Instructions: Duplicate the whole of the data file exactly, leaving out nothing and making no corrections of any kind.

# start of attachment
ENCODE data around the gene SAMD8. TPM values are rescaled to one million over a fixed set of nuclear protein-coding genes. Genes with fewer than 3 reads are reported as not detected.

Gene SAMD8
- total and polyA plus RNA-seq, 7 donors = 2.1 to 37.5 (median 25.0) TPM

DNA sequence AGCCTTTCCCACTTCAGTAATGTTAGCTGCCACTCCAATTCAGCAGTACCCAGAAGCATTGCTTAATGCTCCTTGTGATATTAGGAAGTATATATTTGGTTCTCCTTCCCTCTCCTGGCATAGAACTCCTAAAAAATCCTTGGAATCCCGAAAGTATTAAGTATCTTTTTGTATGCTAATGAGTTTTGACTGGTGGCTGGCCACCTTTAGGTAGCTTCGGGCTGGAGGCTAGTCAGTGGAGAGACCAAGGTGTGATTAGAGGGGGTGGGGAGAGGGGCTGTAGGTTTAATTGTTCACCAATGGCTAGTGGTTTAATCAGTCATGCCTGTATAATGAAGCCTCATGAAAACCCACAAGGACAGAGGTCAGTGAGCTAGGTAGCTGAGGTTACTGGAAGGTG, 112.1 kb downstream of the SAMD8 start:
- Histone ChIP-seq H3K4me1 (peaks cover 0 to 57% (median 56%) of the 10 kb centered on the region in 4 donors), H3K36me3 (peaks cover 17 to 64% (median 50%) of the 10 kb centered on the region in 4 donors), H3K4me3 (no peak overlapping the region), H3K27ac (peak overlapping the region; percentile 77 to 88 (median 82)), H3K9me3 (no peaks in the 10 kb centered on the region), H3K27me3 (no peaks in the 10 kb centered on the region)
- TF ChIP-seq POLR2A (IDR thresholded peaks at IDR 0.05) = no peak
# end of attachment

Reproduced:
ENCODE data around the gene SAMD8. TPM values are rescaled to one million over a fixed set of nuclear protein-coding genes. Genes with fewer than 3 reads are reported as not detected.

Gene SAMD8
- total and polyA plus RNA-seq, 7 donors = 2.1 to 37.5 (median 25.0) TPM

DNA sequence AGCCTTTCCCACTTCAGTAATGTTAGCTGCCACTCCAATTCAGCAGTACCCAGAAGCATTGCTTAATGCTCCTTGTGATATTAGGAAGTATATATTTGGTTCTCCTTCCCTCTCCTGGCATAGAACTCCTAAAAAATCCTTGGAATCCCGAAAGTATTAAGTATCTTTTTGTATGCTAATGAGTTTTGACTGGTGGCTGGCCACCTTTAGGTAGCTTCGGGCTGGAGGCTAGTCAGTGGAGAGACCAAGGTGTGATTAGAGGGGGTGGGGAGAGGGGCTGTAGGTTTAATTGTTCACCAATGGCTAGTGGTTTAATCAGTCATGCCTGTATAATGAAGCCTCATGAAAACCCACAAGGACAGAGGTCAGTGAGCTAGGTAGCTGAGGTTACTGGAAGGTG, 112.1 kb downstream of the SAMD8 start:
- Histone ChIP-seq H3K4me1 (peaks cover 0 to 57% (median 56%) of the 10 kb centered on the region in 4 donors), H3K36me3 (peaks cover 17 to 64% (median 50%) of the 10 kb centered on the region in 4 donors), H3K4me3 (no peak overlapping the region), H3K27ac (peak overlapping the region; percentile 77 to 88 (median 82)), H3K9me3 (no peaks in the 10 kb centered on the region), H3K27me3 (no peaks in the 10 kb centered on the region)
- TF ChIP-seq POLR2A (IDR thresholded peaks at IDR 0.05) = no peak